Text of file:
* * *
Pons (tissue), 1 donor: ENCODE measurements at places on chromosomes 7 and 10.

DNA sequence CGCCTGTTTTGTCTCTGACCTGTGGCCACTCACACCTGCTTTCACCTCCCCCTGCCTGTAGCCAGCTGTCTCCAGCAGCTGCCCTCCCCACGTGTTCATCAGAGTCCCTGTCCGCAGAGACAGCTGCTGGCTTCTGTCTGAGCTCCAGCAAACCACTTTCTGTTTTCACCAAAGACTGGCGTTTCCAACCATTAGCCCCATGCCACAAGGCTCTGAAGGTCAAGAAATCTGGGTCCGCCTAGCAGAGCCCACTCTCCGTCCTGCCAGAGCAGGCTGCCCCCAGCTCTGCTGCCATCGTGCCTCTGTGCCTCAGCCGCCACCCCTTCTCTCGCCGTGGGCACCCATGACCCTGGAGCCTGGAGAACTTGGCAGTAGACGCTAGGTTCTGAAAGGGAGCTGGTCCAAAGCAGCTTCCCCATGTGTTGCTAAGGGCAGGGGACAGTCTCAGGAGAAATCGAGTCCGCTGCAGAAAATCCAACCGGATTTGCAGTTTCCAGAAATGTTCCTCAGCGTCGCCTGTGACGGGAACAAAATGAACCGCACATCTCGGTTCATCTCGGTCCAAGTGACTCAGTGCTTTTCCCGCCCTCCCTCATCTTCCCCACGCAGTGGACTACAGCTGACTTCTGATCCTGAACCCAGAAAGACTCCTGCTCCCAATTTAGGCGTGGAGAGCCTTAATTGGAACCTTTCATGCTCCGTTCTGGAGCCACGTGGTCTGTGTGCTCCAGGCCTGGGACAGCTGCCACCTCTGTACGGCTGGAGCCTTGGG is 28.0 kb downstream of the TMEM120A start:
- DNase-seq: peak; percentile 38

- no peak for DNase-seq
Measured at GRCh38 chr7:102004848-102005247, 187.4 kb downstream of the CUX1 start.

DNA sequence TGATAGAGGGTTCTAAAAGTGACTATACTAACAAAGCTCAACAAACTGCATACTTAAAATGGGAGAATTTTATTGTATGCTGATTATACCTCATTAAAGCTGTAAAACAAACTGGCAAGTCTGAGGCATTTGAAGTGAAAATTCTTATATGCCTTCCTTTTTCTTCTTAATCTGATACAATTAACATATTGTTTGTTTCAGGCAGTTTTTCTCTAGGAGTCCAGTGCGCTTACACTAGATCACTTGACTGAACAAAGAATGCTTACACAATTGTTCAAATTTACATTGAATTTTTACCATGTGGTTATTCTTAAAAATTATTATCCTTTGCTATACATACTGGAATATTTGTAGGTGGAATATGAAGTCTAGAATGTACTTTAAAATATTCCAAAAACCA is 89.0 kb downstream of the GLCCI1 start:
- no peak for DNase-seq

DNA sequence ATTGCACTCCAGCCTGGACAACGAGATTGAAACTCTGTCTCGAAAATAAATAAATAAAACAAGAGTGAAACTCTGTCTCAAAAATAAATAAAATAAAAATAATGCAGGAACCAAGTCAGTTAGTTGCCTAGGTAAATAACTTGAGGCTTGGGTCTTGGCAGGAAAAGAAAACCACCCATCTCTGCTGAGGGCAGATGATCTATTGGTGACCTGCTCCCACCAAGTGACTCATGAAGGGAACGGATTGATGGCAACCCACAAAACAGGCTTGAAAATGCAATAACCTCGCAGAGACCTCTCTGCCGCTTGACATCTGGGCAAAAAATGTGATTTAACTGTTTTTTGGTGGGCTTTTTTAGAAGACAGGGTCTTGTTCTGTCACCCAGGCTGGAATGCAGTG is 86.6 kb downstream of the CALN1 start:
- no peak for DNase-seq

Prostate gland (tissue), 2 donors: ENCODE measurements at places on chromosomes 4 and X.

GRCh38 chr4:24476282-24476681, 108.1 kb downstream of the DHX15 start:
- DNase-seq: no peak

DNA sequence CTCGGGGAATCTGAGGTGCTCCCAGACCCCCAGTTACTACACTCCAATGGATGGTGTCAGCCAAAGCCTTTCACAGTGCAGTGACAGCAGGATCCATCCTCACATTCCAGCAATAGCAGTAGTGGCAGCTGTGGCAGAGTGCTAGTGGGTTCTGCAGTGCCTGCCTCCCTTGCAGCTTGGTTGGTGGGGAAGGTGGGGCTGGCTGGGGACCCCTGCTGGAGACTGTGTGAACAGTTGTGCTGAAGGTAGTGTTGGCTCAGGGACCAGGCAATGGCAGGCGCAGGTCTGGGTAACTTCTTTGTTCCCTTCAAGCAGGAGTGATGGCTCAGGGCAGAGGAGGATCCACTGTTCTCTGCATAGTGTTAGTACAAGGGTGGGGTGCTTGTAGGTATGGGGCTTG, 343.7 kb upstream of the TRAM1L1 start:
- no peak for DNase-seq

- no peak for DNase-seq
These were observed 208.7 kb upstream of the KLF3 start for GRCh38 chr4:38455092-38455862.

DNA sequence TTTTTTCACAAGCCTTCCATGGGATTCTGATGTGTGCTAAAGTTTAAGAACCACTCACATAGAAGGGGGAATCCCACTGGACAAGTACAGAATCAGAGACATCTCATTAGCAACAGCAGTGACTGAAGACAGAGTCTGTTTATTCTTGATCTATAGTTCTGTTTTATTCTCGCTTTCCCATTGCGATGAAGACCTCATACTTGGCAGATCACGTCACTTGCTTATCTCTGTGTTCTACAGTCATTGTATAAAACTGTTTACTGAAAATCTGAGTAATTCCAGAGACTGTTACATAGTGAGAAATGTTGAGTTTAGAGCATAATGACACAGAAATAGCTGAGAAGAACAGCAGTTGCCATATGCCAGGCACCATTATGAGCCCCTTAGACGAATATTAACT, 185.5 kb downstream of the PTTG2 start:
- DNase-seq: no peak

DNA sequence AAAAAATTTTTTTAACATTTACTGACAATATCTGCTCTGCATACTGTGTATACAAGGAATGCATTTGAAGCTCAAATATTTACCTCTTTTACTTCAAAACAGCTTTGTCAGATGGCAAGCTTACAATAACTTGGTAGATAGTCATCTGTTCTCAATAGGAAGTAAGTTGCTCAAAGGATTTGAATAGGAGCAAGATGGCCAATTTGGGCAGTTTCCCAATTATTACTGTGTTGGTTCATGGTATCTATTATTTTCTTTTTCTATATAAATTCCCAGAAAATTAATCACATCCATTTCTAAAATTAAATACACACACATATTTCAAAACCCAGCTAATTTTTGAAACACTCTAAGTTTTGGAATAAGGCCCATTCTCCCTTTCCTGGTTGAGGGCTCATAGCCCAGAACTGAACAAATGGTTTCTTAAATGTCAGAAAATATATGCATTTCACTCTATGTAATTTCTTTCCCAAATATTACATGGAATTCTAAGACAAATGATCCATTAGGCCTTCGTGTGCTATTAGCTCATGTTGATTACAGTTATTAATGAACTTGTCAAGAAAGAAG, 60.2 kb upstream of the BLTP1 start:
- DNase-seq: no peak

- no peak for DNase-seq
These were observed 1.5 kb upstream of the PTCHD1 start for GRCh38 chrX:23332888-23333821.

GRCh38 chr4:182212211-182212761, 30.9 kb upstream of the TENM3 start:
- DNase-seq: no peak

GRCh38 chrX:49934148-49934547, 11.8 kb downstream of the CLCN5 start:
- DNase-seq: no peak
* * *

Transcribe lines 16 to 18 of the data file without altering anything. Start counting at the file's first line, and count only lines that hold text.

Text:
These were observed 208.7 kb upstream of the KLF3 start for GRCh38 chr4:38455092-38455862.

DNA sequence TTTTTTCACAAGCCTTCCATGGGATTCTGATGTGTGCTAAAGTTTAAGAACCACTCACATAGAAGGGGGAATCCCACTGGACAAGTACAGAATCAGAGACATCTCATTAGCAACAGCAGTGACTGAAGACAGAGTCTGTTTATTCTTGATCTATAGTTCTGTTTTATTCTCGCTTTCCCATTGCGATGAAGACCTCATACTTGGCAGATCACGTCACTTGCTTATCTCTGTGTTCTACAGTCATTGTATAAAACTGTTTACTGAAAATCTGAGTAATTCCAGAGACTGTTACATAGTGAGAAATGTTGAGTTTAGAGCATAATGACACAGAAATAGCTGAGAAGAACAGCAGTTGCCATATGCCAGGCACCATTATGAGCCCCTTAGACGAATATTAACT, 185.5 kb downstream of the PTTG2 start:
- DNase-seq: no peak